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Friday, October 30, 2009

Bed Bass & Beyond*

We mosied on down to Bed Bath & Beyond for new cookware today, and got a lovely non-stick Calphalon pot which I was very pleased to break in soon after. Querido's mom showed me how to prepare a Chilean sea bass Moroccan style, with turmeric, ginger, peppers, and so much other goodness. We threw potatoes in there which soaked up all of the juice. For dessert, she made a plum compote which we served with vanilla ice cream. We started with a grape and herbed baked goat cheese salad (baby arugula, bitter big arugula leaves and red leaf lettuce) with toasted pinenuts, red onion and a lemon and balsamic reduction dressing.

Sadly ("but Oooooh not that sad") I was too busy enjoying all of the delicious flavors to take non-leftover photos of all the food.

*Title thanks to Querido's savvy, silver tongued brother

Thursday, October 29, 2009

Down By the Pearl River Mart

Took a detour into Pearl River Mart today on my way down Broadway.
I could spend an entire day just looking at the dining wares section. In fact, I think I might have.

Unrelated to eating paraphernalia, these were my two favorite finds: quasi-70s silk robes and the different colored cups pictured below.
My camera phone doesn't do the finish on the cups justice.

Awww, You Shouldn't Have!

After telling me to prepare for the delectable leftover pastries he was bringing me from a restaurant he was at, Queridis bestows these table napkin swaddled savory goods upon me... squashed up.... in the smeared white cloth.... and delicious!:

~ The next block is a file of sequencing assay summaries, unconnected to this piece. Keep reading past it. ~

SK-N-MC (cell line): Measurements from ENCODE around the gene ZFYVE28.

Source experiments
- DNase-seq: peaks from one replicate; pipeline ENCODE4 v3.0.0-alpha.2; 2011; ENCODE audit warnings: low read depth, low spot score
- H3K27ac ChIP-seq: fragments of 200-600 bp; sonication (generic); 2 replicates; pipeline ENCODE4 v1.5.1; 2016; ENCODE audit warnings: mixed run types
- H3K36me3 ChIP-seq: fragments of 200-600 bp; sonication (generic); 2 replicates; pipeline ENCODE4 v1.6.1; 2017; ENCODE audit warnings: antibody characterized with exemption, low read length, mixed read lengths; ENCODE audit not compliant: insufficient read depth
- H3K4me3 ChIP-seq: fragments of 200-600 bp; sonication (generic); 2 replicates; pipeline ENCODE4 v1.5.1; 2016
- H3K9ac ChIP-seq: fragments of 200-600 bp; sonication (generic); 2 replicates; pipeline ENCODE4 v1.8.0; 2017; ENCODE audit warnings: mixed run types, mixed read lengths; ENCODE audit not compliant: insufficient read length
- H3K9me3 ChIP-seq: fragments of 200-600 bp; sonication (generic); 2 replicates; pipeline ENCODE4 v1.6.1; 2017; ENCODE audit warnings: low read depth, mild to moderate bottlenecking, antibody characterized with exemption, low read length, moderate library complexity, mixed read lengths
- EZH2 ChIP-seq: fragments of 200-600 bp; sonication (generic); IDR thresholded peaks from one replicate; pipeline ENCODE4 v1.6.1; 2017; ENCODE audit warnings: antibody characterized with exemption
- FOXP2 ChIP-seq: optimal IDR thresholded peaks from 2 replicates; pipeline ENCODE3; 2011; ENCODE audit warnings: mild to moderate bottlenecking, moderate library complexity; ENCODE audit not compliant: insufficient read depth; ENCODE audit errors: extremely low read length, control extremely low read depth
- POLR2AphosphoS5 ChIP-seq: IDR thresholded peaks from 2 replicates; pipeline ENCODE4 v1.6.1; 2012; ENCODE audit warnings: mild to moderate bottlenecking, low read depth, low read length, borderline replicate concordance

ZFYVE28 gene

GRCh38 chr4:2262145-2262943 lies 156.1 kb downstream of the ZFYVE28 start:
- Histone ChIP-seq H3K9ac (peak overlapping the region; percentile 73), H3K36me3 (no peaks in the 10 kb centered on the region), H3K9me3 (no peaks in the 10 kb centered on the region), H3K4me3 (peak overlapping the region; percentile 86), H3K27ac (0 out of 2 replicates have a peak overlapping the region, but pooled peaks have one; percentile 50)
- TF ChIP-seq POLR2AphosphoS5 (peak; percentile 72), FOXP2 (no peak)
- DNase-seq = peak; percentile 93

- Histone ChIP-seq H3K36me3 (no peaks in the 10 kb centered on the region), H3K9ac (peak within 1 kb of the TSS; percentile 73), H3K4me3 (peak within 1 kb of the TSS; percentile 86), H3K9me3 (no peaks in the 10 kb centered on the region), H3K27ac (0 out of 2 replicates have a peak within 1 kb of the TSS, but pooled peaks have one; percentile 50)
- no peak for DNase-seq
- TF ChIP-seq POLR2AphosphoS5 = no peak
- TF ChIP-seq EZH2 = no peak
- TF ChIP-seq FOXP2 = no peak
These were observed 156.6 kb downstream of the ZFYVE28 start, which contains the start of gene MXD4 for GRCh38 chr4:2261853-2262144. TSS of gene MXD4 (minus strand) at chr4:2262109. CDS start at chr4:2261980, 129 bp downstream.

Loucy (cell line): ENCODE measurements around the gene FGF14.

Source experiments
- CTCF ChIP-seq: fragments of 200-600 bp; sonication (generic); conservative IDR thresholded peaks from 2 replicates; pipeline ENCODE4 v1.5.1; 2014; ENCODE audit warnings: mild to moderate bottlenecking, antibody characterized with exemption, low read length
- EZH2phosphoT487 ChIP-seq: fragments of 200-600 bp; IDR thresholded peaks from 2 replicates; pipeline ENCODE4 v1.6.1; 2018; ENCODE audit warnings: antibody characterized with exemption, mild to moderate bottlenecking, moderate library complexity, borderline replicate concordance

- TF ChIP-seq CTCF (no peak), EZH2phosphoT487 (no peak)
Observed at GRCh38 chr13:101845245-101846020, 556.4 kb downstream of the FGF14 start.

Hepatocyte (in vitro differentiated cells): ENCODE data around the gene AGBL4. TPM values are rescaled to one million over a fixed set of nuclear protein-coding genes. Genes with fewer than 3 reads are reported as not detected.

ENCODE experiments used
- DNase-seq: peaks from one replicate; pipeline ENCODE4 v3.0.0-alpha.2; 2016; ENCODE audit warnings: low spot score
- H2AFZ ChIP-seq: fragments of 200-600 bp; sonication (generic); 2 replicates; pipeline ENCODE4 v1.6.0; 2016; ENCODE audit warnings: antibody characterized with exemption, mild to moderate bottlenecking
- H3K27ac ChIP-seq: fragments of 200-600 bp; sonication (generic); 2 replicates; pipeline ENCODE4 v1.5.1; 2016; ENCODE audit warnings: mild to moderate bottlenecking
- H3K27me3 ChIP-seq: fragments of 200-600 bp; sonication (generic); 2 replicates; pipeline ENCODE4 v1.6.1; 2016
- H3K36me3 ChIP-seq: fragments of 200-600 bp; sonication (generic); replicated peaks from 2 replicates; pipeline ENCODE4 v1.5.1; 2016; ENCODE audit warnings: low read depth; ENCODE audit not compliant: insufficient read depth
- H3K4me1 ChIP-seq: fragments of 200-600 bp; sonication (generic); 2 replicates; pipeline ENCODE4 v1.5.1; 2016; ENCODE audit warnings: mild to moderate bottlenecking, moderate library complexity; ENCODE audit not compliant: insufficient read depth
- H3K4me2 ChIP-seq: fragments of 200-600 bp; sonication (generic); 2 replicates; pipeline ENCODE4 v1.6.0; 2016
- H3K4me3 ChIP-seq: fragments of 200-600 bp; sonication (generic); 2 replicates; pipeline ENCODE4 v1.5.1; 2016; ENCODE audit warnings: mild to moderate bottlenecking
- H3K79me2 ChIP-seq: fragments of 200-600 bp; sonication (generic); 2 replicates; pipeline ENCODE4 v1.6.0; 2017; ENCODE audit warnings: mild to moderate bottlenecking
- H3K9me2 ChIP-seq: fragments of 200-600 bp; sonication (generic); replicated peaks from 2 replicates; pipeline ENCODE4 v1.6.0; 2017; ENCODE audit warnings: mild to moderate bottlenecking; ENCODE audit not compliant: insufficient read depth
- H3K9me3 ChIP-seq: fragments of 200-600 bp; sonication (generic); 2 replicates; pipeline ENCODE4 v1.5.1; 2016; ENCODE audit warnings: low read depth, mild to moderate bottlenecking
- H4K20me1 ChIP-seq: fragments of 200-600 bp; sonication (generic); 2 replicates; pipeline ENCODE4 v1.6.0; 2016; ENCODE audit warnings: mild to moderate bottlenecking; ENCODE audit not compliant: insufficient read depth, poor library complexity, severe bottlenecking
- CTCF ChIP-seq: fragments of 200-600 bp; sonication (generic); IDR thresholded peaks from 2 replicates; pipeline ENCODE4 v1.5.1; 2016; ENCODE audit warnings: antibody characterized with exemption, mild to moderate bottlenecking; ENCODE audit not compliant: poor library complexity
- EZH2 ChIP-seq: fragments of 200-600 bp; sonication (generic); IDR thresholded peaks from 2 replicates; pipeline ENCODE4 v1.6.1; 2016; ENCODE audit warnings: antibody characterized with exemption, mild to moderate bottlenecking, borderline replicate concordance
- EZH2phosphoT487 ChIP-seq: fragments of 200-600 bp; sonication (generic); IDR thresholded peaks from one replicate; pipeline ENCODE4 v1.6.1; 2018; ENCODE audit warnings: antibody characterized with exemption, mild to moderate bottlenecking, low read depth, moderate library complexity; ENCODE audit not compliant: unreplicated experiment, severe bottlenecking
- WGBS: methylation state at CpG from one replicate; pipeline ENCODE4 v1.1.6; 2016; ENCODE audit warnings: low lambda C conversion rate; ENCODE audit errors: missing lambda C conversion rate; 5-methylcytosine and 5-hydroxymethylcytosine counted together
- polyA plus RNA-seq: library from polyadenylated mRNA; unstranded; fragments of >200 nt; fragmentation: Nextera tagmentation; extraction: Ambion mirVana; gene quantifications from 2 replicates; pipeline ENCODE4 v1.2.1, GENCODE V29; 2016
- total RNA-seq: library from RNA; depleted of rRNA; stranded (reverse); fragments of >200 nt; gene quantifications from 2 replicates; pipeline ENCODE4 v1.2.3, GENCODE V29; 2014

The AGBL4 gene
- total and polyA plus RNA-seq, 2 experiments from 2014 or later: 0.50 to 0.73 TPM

First row, right: This one was some form of green tea mousse garnished with sesame seeds. The base tasted like Fruity Pebbles.
Second row, left: A tartlet with succulent raspberries and an exceptionally delicious crust.
Second row, right: A fruit paste type of thing with walnuts, although when I look at the website for said restaurant it looks as though it might have been a brownie.

Wednesday, October 28, 2009

"Skullduggery Here"

Arthur Rothstein, Cattle Skull, Badlands, SD, 1936.

I've just read through The Case of the Inappropriate Alarm Clock series over at the Errol Morris Blog on the NY Times. Although I knew about the dissension surrounding Arthur Rothstein's skull, one of the more famous examples of photo-trickery, Morris extends the discourse to include other renown photographers in the agency, such as Walker Evans and Dorothea Lange. He explores the notion of authenticity using the propaganda produced by the Farm Security Administration (FSA) as a springboard, as well as the still relevant controversies surrounding them. In Part One Morris briefly notes, "If one can imagine the political animosity that would have been generated if, as part of the current stimulus package, President Obama introduced a national documentary photography program, then it is possible to understand the opposition that the F.S.A. faced..." Personally, I find this point in American History the most appropriate time since the Great Depression to revisit these works and the era they reflect.

Left: Dorothea Lange, Migrant Mother, 1936; Right: Walker Evans, Allie Mae Burroughs, 1935 or 1936

Tuesday, October 27, 2009

Just When We Thought We Had Enough...

After a weekend of one delicious meal after another, from Bozu bombs to a Vinegar Hill House meat fest, we opted for a small, quiet dinner at home. Querido's mama made a delicious seafood spaghetti with clams, scallops and shrimp and a heavenly salad with hearts of palm, sweet cherry tomatoes, parsley and a light, savory Dijon dressing. I made Cappellini white bean toasts a'la Richardson and fig and goat cheese ones a'la the goat cheese I was trying to get rid of in our fridge. Querido picked up a delicious white wine that sealed the deal.

Sunday, October 25, 2009

Lartigue and Surprise Guests at the Howard Greenberg Gallery